How Does Accident and Critical Illness Insurance Work?
Critical illness insurance typically pays a lump-sum benefit directly to the policyholder after the diagnosis of a covered health condition. After receiving a medical diagnosis, the insured person can submit a claim for benefits. Since this insurance does not pay healthcare providers directly like traditional health insurance plans, you do not need a health insurance card to access your benefits.
Critical illness and accident insurance policies do not typically require copayments or deductibles, which is the amount you pay before your traditional health insurance starts covering healthcare costs. However, like all insurance policies, there are monthly premiums. Insurers set premiums based on your age and health at the time you enroll in the plan. You may be required to answer questions about your age, gender, residence, occupation, and basic health conditions or health status.
Many of these policies do not require applicants to undergo full underwriting with a medical exam and blood draw. However, if you are seeking a plan with extensive coverage, you may be asked to submit bloodwork and go through a medical exam.
Benefits kick in after the policyholder suffers a serious accident or receives a critical illness diagnosis from a healthcare professional. Your insurer defines what is considered an eligible illness or accident. You may still receive partial benefits for a less-serious diagnosis. However, these policies do not typically provide benefits for chronic illnesses such as asthma, diabetes, or multiple sclerosis.
While you cannot get critical illness insurance through the health insurance Marketplace, you may be able to access coverage through a life insurance policy that offers it as a rider. You can also shop for coverage from private insurers who offer it as a stand-alone plan.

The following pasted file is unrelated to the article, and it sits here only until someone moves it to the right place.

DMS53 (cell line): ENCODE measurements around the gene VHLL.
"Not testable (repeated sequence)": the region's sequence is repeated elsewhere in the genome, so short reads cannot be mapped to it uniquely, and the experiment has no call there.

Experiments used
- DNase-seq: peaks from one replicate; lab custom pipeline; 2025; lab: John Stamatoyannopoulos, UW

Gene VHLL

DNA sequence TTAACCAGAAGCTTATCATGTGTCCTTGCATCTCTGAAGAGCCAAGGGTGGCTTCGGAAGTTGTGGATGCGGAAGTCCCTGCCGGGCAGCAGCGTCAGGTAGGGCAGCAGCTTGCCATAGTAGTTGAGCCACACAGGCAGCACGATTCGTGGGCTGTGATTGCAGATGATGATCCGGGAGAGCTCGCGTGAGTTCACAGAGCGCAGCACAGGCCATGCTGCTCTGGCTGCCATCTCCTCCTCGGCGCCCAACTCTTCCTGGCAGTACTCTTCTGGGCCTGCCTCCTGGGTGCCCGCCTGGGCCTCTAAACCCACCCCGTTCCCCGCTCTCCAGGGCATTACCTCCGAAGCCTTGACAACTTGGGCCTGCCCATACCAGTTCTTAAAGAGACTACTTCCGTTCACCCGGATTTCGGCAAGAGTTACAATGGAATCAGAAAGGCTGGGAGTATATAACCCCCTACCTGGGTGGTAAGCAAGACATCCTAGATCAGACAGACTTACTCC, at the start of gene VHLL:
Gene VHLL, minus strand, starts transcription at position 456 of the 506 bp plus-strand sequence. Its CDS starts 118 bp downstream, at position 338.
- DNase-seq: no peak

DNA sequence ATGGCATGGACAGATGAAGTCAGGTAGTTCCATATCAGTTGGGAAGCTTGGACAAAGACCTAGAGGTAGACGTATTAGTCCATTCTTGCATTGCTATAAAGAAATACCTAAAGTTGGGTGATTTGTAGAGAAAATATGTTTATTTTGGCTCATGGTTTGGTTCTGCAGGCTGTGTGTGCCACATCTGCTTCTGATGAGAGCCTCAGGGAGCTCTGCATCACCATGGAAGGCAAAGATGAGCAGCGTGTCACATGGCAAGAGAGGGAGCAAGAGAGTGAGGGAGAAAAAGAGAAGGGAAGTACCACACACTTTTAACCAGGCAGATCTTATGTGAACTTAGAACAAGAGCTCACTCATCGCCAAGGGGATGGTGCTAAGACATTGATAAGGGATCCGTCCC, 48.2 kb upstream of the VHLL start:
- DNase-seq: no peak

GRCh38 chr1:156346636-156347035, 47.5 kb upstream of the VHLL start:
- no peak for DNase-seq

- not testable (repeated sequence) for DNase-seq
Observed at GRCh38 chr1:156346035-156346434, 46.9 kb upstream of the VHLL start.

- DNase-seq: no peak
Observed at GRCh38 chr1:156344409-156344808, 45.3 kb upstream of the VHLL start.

If you make a claim on your critical illness and accident policy and the company pays you the agreed-upon benefit amount, you can use this money for any reason. Unlike traditional health insurance coverage, critical illness insurance is a supplemental policy designed to help you cover expenses, including copays and deductibles, travel expenses, wage replacement, medical equipment, and out-of-pocket prescription drug costs.
Pros of Critical Illness Insurance
While accident and critical illness insurance is not meant to be a substitute for your main health insurance coverage, there are advantages to this type of supplemental coverage. People with a family history of critical illness like heart disease may be more likely to need coverage since they are statistically more likely to inherit traits that contribute to the formation of hereditary diseases.
With traditional health insurance, you may receive help paying for a large portion of your medical bills after a serious accident or illness diagnosis. However, out-of-pocket costs can become a financial burden for people who do not have funds set aside for medical emergencies. With a critical illness plan, you may receive a one-time payment to help defray the out-of-pocket costs associated with the management of a critical illness or recovery from an accident.